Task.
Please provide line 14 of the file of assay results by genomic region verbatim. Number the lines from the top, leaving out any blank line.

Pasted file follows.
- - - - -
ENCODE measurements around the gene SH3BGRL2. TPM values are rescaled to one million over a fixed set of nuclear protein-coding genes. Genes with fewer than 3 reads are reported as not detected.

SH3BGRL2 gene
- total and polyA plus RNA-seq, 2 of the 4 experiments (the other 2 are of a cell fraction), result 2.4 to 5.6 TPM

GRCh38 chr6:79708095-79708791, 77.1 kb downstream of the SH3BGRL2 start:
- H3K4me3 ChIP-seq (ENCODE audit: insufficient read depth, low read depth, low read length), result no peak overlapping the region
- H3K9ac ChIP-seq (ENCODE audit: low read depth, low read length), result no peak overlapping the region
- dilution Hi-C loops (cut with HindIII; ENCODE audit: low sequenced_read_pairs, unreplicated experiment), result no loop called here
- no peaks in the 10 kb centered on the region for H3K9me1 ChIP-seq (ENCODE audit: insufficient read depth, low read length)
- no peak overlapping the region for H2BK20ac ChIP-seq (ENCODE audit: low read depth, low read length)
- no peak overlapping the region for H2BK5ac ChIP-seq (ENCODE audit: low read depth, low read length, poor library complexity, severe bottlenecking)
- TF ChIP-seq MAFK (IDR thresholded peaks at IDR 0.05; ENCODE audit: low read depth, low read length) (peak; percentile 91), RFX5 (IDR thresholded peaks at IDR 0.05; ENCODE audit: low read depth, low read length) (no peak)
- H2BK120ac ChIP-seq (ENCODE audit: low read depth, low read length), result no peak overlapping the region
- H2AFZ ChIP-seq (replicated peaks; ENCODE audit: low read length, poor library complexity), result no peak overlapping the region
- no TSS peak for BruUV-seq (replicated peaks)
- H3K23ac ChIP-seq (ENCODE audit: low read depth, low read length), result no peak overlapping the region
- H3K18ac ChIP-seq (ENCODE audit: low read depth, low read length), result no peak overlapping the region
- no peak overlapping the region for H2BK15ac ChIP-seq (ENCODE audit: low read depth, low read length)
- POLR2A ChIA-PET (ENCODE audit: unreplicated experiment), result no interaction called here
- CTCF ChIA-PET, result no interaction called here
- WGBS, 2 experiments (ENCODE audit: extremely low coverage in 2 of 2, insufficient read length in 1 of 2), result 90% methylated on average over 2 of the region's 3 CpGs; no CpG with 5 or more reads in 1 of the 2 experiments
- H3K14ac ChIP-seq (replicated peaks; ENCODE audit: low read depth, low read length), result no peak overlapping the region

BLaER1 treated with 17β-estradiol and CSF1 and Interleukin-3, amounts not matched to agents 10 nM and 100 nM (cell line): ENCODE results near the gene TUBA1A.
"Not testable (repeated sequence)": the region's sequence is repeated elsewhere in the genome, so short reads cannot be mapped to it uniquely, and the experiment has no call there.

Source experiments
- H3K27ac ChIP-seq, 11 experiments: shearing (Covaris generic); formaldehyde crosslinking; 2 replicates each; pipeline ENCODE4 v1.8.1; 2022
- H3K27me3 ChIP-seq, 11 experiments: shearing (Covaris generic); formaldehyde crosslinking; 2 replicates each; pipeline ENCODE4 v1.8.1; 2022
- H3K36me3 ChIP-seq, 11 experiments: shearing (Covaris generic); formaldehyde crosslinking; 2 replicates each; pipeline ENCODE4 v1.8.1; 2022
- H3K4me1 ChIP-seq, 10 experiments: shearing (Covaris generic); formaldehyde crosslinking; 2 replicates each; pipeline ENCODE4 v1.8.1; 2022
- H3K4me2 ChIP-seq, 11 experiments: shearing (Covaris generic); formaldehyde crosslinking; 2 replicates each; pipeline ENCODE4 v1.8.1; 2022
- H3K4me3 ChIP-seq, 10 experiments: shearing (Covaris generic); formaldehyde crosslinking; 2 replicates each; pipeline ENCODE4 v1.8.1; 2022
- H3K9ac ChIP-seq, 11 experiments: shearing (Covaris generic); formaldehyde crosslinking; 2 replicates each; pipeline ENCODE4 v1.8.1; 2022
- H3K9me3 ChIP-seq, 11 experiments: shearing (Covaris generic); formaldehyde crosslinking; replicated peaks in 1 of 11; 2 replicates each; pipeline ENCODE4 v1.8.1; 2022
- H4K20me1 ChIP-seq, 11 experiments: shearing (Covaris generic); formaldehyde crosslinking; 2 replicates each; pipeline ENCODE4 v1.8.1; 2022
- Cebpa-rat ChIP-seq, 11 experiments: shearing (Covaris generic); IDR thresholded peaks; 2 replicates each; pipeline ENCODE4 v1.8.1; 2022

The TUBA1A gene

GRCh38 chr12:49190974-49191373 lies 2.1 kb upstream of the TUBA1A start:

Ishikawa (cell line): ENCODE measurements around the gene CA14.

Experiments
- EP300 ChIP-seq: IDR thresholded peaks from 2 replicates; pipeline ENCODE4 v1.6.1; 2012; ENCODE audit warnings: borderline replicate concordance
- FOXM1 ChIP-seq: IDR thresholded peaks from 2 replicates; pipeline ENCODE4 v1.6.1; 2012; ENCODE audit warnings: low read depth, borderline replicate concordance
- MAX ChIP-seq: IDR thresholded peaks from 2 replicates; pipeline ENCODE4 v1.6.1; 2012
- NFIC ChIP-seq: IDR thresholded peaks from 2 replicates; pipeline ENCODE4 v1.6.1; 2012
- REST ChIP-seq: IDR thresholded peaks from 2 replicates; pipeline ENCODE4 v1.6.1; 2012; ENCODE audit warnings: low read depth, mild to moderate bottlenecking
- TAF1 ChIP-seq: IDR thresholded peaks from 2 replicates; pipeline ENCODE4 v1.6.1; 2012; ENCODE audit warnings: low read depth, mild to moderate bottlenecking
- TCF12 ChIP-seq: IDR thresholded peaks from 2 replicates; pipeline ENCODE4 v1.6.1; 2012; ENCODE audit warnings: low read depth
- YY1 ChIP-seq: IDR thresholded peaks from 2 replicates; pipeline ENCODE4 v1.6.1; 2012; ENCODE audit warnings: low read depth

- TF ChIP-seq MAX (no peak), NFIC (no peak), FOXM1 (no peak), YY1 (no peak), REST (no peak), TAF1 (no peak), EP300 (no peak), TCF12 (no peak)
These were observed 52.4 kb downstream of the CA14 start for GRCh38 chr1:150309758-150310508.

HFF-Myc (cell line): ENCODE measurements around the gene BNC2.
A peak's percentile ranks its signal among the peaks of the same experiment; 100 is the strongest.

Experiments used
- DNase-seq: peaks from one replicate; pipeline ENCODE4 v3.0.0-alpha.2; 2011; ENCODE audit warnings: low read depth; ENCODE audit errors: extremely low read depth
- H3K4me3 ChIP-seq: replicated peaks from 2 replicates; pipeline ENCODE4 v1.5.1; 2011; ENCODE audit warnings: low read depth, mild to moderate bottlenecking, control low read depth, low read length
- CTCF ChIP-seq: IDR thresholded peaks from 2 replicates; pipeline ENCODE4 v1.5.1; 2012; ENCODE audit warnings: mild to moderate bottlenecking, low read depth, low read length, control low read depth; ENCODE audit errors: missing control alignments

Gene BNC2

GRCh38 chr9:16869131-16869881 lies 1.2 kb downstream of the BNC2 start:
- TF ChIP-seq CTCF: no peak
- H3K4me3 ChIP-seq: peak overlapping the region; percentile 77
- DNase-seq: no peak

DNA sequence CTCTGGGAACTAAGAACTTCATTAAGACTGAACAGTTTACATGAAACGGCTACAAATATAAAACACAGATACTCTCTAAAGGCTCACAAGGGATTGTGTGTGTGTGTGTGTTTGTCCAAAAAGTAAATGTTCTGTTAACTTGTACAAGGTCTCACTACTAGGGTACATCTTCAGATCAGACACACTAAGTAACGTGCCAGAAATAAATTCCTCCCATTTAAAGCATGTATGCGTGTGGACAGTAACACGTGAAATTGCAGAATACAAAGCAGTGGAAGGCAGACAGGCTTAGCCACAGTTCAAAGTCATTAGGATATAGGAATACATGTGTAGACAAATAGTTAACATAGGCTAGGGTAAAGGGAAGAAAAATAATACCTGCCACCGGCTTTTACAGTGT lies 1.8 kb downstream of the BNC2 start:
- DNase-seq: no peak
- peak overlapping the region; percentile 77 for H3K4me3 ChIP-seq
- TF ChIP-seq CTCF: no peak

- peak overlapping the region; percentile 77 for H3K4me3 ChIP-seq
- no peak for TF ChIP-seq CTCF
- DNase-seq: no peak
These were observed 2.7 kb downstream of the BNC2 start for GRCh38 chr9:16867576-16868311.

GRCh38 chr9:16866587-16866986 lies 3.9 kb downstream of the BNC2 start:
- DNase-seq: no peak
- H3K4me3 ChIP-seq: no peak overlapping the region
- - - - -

- no TSS peak for BruUV-seq (replicated peaks)